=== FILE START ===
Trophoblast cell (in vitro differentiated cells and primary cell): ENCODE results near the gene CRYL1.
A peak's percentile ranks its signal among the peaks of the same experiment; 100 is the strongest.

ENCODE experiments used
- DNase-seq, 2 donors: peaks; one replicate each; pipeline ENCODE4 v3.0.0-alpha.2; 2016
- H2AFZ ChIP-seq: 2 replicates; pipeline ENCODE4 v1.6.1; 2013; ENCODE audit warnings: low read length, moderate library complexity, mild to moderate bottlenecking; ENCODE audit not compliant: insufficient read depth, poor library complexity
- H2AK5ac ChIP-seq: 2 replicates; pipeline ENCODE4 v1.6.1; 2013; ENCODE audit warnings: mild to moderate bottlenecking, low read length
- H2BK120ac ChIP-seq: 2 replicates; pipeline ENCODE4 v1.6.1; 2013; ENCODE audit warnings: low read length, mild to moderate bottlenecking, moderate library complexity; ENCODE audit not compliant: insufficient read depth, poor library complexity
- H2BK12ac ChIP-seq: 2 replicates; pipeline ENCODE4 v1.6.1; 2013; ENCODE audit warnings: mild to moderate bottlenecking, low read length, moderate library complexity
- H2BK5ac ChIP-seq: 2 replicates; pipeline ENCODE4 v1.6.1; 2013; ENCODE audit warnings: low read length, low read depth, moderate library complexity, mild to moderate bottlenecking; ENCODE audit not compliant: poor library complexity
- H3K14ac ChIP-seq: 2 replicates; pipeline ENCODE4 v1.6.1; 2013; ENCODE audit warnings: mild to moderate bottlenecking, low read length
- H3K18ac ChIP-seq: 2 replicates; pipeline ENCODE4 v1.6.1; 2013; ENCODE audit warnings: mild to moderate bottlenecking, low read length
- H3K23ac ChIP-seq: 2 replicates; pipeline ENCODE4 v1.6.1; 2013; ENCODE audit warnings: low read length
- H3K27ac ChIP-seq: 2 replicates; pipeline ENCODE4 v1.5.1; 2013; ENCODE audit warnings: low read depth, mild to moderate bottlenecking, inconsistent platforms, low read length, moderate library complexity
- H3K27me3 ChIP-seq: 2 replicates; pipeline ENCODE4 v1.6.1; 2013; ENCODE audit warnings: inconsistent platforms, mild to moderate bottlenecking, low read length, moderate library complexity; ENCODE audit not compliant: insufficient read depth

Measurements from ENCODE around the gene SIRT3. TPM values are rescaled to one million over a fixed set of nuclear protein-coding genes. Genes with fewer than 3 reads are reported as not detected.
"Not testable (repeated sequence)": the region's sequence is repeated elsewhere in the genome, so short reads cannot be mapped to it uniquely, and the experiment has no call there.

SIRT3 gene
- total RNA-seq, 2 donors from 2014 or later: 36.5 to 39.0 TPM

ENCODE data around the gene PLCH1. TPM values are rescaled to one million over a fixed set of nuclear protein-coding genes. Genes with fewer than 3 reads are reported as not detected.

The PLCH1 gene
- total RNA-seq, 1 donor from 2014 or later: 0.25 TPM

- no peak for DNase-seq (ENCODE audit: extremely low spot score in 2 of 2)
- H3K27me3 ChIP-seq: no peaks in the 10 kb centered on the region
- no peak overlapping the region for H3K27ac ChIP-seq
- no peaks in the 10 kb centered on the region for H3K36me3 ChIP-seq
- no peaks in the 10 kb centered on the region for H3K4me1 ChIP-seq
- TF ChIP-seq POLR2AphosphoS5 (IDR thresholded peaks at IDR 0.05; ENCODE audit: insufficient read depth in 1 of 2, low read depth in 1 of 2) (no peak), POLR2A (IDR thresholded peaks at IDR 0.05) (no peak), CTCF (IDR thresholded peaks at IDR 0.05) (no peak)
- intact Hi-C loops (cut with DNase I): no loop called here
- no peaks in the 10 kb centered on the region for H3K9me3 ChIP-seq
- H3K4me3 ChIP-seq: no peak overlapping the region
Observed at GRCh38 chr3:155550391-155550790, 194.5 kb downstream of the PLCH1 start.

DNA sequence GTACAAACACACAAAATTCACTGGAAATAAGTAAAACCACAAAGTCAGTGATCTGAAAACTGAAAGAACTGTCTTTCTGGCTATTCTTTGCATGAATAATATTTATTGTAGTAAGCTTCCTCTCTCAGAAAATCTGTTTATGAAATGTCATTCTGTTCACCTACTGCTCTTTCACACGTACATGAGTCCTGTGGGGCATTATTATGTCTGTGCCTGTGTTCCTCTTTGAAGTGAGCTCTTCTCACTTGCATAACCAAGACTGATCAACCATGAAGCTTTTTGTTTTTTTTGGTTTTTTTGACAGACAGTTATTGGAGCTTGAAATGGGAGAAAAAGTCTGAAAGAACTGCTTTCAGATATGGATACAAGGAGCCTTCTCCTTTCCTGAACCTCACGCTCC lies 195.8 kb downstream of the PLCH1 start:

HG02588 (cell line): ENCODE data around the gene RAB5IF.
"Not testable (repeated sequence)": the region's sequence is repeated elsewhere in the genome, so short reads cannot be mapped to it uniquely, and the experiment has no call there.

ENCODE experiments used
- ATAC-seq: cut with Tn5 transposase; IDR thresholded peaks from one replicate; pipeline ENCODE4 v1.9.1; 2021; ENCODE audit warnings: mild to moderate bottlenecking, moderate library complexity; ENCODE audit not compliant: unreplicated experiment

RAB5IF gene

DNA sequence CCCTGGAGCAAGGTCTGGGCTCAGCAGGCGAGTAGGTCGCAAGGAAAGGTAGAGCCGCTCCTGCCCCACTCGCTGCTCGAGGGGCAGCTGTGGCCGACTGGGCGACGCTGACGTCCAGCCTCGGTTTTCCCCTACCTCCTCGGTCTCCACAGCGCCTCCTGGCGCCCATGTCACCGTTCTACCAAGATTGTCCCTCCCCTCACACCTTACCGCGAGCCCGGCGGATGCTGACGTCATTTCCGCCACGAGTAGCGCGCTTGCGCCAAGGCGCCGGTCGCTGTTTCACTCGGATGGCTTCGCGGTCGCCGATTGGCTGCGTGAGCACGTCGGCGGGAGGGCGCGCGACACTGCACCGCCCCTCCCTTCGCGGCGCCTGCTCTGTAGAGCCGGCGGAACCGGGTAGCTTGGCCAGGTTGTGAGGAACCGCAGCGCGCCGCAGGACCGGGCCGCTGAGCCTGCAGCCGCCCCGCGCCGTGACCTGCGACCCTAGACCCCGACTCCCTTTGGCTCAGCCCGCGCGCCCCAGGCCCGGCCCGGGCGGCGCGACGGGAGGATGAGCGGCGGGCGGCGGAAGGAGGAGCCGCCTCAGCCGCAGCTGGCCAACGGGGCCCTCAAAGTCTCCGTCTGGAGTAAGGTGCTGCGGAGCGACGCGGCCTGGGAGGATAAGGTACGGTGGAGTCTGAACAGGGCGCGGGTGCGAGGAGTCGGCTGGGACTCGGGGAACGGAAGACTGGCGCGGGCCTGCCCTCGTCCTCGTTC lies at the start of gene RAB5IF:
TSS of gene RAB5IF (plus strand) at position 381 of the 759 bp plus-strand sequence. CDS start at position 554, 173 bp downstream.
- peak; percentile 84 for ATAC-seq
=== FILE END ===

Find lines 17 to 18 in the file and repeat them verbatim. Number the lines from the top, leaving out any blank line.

SIRT3 gene
- total RNA-seq, 2 donors from 2014 or later: 36.5 to 39.0 TPM